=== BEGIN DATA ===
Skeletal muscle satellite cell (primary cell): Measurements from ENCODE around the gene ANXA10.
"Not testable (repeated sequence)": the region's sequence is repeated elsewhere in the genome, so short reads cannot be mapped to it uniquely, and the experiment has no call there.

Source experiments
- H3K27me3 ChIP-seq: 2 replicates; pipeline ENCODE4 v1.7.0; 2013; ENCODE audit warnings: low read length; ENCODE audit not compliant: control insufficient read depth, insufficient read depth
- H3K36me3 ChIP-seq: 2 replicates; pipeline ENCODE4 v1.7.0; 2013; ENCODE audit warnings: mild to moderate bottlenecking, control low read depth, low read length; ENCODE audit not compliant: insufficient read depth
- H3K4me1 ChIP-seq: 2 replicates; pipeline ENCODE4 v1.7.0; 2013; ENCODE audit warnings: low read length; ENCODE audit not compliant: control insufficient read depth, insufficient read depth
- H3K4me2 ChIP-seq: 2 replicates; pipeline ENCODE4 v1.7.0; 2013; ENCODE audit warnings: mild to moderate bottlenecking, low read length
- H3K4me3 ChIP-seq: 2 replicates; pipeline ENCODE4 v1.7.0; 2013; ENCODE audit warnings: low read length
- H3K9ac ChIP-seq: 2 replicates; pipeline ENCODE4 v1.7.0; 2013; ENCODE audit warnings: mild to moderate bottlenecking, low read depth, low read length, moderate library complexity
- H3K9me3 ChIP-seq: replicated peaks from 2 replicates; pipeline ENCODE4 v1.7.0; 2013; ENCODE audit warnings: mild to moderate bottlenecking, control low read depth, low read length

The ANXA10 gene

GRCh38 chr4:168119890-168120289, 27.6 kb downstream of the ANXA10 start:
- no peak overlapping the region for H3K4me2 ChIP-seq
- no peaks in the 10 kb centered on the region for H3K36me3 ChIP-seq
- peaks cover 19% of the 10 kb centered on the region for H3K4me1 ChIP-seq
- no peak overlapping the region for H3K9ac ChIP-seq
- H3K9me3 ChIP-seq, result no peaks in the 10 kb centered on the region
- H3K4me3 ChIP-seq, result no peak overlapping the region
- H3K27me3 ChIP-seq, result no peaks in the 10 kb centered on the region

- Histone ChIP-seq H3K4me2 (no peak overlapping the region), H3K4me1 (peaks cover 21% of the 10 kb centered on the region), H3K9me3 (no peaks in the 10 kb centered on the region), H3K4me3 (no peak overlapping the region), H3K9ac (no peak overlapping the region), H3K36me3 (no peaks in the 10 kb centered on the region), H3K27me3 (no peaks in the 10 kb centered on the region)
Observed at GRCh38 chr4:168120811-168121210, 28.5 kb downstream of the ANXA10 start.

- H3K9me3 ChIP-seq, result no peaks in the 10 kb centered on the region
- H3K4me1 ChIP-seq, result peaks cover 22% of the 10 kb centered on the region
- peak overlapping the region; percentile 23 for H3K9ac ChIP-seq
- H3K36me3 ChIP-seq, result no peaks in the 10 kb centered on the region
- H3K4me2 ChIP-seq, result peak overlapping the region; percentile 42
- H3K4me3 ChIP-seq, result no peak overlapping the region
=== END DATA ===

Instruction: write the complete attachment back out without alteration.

Skeletal muscle satellite cell (primary cell): Measurements from ENCODE around the gene ANXA10.
"Not testable (repeated sequence)": the region's sequence is repeated elsewhere in the genome, so short reads cannot be mapped to it uniquely, and the experiment has no call there.

Source experiments
- H3K27me3 ChIP-seq: 2 replicates; pipeline ENCODE4 v1.7.0; 2013; ENCODE audit warnings: low read length; ENCODE audit not compliant: control insufficient read depth, insufficient read depth
- H3K36me3 ChIP-seq: 2 replicates; pipeline ENCODE4 v1.7.0; 2013; ENCODE audit warnings: mild to moderate bottlenecking, control low read depth, low read length; ENCODE audit not compliant: insufficient read depth
- H3K4me1 ChIP-seq: 2 replicates; pipeline ENCODE4 v1.7.0; 2013; ENCODE audit warnings: low read length; ENCODE audit not compliant: control insufficient read depth, insufficient read depth
- H3K4me2 ChIP-seq: 2 replicates; pipeline ENCODE4 v1.7.0; 2013; ENCODE audit warnings: mild to moderate bottlenecking, low read length
- H3K4me3 ChIP-seq: 2 replicates; pipeline ENCODE4 v1.7.0; 2013; ENCODE audit warnings: low read length
- H3K9ac ChIP-seq: 2 replicates; pipeline ENCODE4 v1.7.0; 2013; ENCODE audit warnings: mild to moderate bottlenecking, low read depth, low read length, moderate library complexity
- H3K9me3 ChIP-seq: replicated peaks from 2 replicates; pipeline ENCODE4 v1.7.0; 2013; ENCODE audit warnings: mild to moderate bottlenecking, control low read depth, low read length

The ANXA10 gene

GRCh38 chr4:168119890-168120289, 27.6 kb downstream of the ANXA10 start:
- no peak overlapping the region for H3K4me2 ChIP-seq
- no peaks in the 10 kb centered on the region for H3K36me3 ChIP-seq
- peaks cover 19% of the 10 kb centered on the region for H3K4me1 ChIP-seq
- no peak overlapping the region for H3K9ac ChIP-seq
- H3K9me3 ChIP-seq, result no peaks in the 10 kb centered on the region
- H3K4me3 ChIP-seq, result no peak overlapping the region
- H3K27me3 ChIP-seq, result no peaks in the 10 kb centered on the region

- Histone ChIP-seq H3K4me2 (no peak overlapping the region), H3K4me1 (peaks cover 21% of the 10 kb centered on the region), H3K9me3 (no peaks in the 10 kb centered on the region), H3K4me3 (no peak overlapping the region), H3K9ac (no peak overlapping the region), H3K36me3 (no peaks in the 10 kb centered on the region), H3K27me3 (no peaks in the 10 kb centered on the region)
Observed at GRCh38 chr4:168120811-168121210, 28.5 kb downstream of the ANXA10 start.

- H3K9me3 ChIP-seq, result no peaks in the 10 kb centered on the region
- H3K4me1 ChIP-seq, result peaks cover 22% of the 10 kb centered on the region
- peak overlapping the region; percentile 23 for H3K9ac ChIP-seq
- H3K36me3 ChIP-seq, result no peaks in the 10 kb centered on the region
- H3K4me2 ChIP-seq, result peak overlapping the region; percentile 42
- H3K4me3 ChIP-seq, result no peak overlapping the region